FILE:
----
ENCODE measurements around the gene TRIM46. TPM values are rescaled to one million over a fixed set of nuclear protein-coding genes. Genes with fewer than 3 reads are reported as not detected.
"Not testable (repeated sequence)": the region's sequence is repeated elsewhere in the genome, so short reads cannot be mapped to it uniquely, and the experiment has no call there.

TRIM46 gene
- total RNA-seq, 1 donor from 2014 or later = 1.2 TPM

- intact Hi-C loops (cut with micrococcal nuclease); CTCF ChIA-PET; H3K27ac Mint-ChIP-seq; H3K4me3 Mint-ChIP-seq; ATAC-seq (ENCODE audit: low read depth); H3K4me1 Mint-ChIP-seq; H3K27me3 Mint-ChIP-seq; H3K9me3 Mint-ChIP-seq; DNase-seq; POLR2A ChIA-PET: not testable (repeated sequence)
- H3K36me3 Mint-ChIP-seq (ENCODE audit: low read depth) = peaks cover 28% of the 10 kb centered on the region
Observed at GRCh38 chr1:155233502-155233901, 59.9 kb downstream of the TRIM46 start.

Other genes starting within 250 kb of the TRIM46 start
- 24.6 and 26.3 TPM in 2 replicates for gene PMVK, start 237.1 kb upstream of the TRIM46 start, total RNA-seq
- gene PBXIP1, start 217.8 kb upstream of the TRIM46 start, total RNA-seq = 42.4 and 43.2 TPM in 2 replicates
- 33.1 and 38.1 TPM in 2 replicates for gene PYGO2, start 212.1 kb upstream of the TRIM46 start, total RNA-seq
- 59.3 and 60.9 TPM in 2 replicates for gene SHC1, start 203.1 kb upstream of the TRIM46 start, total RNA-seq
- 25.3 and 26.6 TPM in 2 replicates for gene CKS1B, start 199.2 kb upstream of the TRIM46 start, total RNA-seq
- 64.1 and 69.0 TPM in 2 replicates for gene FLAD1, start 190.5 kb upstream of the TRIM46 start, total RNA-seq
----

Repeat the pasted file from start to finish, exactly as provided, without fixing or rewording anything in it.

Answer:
ENCODE measurements around the gene TRIM46. TPM values are rescaled to one million over a fixed set of nuclear protein-coding genes. Genes with fewer than 3 reads are reported as not detected.
"Not testable (repeated sequence)": the region's sequence is repeated elsewhere in the genome, so short reads cannot be mapped to it uniquely, and the experiment has no call there.

TRIM46 gene
- total RNA-seq, 1 donor from 2014 or later = 1.2 TPM

- intact Hi-C loops (cut with micrococcal nuclease); CTCF ChIA-PET; H3K27ac Mint-ChIP-seq; H3K4me3 Mint-ChIP-seq; ATAC-seq (ENCODE audit: low read depth); H3K4me1 Mint-ChIP-seq; H3K27me3 Mint-ChIP-seq; H3K9me3 Mint-ChIP-seq; DNase-seq; POLR2A ChIA-PET: not testable (repeated sequence)
- H3K36me3 Mint-ChIP-seq (ENCODE audit: low read depth) = peaks cover 28% of the 10 kb centered on the region
Observed at GRCh38 chr1:155233502-155233901, 59.9 kb downstream of the TRIM46 start.

Other genes starting within 250 kb of the TRIM46 start
- 24.6 and 26.3 TPM in 2 replicates for gene PMVK, start 237.1 kb upstream of the TRIM46 start, total RNA-seq
- gene PBXIP1, start 217.8 kb upstream of the TRIM46 start, total RNA-seq = 42.4 and 43.2 TPM in 2 replicates
- 33.1 and 38.1 TPM in 2 replicates for gene PYGO2, start 212.1 kb upstream of the TRIM46 start, total RNA-seq
- 59.3 and 60.9 TPM in 2 replicates for gene SHC1, start 203.1 kb upstream of the TRIM46 start, total RNA-seq
- 25.3 and 26.6 TPM in 2 replicates for gene CKS1B, start 199.2 kb upstream of the TRIM46 start, total RNA-seq
- 64.1 and 69.0 TPM in 2 replicates for gene FLAD1, start 190.5 kb upstream of the TRIM46 start, total RNA-seq